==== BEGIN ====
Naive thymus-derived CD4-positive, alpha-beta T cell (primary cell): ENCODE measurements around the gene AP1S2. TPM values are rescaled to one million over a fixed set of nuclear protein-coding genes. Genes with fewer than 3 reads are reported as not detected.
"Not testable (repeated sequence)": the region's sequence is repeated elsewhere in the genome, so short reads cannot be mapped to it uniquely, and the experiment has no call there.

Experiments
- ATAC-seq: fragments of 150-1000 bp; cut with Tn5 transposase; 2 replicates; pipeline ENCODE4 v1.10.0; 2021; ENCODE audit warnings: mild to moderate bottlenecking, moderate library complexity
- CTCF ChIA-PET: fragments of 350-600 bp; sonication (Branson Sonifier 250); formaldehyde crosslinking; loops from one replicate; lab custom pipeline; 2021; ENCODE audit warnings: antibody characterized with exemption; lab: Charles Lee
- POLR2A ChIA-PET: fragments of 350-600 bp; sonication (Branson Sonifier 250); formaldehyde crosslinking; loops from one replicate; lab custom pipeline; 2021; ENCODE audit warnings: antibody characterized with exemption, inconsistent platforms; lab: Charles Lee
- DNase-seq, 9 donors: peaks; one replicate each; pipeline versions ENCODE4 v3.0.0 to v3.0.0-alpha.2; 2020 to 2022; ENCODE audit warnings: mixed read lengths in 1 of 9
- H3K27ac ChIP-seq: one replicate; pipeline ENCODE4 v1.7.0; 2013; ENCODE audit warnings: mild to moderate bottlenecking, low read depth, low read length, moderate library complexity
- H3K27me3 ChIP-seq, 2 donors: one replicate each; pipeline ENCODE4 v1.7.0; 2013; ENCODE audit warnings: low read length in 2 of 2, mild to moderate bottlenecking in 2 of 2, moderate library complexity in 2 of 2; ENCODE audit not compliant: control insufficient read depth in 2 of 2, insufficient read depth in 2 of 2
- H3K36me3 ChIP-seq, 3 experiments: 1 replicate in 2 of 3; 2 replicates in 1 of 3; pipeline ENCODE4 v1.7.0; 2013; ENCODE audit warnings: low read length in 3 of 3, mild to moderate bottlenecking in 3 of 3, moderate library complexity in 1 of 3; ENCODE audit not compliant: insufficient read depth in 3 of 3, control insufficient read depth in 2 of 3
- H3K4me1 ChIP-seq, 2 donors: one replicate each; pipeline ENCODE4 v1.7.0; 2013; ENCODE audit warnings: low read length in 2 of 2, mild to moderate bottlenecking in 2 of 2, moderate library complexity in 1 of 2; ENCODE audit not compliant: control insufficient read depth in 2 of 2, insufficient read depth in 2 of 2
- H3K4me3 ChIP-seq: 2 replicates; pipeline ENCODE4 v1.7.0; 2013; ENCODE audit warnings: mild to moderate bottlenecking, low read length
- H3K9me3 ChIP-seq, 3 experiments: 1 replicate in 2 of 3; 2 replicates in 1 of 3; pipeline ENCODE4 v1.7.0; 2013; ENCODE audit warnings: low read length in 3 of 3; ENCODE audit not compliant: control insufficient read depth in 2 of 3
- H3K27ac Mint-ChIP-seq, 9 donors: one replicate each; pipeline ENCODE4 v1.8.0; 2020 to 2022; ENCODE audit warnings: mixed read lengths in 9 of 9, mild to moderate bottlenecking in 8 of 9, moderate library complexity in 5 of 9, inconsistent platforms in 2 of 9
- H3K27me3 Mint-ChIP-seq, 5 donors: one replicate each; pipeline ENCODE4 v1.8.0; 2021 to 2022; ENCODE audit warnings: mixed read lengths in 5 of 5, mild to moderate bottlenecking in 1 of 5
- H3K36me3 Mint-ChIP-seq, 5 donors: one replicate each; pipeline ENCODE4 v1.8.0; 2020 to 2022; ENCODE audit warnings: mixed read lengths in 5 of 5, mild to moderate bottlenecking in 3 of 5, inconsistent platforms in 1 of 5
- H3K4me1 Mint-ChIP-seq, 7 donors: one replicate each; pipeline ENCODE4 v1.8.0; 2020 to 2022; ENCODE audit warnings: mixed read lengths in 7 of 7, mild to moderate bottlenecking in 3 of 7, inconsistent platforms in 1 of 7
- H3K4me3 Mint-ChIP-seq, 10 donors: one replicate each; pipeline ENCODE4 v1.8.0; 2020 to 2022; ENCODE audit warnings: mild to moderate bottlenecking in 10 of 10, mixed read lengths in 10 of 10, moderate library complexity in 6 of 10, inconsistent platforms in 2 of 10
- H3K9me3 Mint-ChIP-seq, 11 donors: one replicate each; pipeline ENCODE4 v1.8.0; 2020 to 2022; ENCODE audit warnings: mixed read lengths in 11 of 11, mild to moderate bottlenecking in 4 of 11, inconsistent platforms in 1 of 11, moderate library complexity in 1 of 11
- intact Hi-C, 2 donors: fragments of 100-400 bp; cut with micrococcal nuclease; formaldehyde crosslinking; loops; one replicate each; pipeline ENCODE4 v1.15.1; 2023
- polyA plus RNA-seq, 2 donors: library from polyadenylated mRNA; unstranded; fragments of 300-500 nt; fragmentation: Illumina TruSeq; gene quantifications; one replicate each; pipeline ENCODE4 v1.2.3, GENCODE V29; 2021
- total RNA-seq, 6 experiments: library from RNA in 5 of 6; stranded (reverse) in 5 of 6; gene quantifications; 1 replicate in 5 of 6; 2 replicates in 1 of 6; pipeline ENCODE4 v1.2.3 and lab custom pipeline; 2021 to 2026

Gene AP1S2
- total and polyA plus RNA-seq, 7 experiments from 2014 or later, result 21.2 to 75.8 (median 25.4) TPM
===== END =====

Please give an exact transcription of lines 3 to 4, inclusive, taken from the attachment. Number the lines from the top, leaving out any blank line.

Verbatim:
Experiments
- ATAC-seq: fragments of 150-1000 bp; cut with Tn5 transposase; 2 replicates; pipeline ENCODE4 v1.10.0; 2021; ENCODE audit warnings: mild to moderate bottlenecking, moderate library complexity